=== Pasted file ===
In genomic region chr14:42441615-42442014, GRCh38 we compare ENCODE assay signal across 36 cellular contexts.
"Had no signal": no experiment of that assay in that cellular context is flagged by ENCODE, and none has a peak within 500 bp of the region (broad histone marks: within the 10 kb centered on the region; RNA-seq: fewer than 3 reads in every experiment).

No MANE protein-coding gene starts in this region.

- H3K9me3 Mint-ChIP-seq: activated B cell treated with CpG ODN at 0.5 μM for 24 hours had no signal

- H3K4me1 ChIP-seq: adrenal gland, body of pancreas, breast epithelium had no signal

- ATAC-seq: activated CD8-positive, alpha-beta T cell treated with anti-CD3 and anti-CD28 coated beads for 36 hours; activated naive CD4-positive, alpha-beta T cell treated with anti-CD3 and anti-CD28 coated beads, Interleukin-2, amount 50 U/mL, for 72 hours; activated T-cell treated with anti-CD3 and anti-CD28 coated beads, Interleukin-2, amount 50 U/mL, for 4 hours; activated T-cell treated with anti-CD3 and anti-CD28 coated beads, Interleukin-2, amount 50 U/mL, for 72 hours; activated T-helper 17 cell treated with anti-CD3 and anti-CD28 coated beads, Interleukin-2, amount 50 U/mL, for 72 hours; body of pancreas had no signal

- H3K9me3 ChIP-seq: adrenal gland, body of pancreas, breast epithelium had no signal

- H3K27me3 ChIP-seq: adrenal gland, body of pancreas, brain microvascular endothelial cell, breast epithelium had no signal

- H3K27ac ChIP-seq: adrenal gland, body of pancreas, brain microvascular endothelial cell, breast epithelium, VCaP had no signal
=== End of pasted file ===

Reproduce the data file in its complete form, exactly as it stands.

In genomic region chr14:42441615-42442014, GRCh38 we compare ENCODE assay signal across 36 cellular contexts.
"Had no signal": no experiment of that assay in that cellular context is flagged by ENCODE, and none has a peak within 500 bp of the region (broad histone marks: within the 10 kb centered on the region; RNA-seq: fewer than 3 reads in every experiment).

No MANE protein-coding gene starts in this region.

- H3K9me3 Mint-ChIP-seq: activated B cell treated with CpG ODN at 0.5 μM for 24 hours had no signal

- H3K4me1 ChIP-seq: adrenal gland, body of pancreas, breast epithelium had no signal

- ATAC-seq: activated CD8-positive, alpha-beta T cell treated with anti-CD3 and anti-CD28 coated beads for 36 hours; activated naive CD4-positive, alpha-beta T cell treated with anti-CD3 and anti-CD28 coated beads, Interleukin-2, amount 50 U/mL, for 72 hours; activated T-cell treated with anti-CD3 and anti-CD28 coated beads, Interleukin-2, amount 50 U/mL, for 4 hours; activated T-cell treated with anti-CD3 and anti-CD28 coated beads, Interleukin-2, amount 50 U/mL, for 72 hours; activated T-helper 17 cell treated with anti-CD3 and anti-CD28 coated beads, Interleukin-2, amount 50 U/mL, for 72 hours; body of pancreas had no signal

- H3K9me3 ChIP-seq: adrenal gland, body of pancreas, breast epithelium had no signal

- H3K27me3 ChIP-seq: adrenal gland, body of pancreas, brain microvascular endothelial cell, breast epithelium had no signal

- H3K27ac ChIP-seq: adrenal gland, body of pancreas, brain microvascular endothelial cell, breast epithelium, VCaP had no signal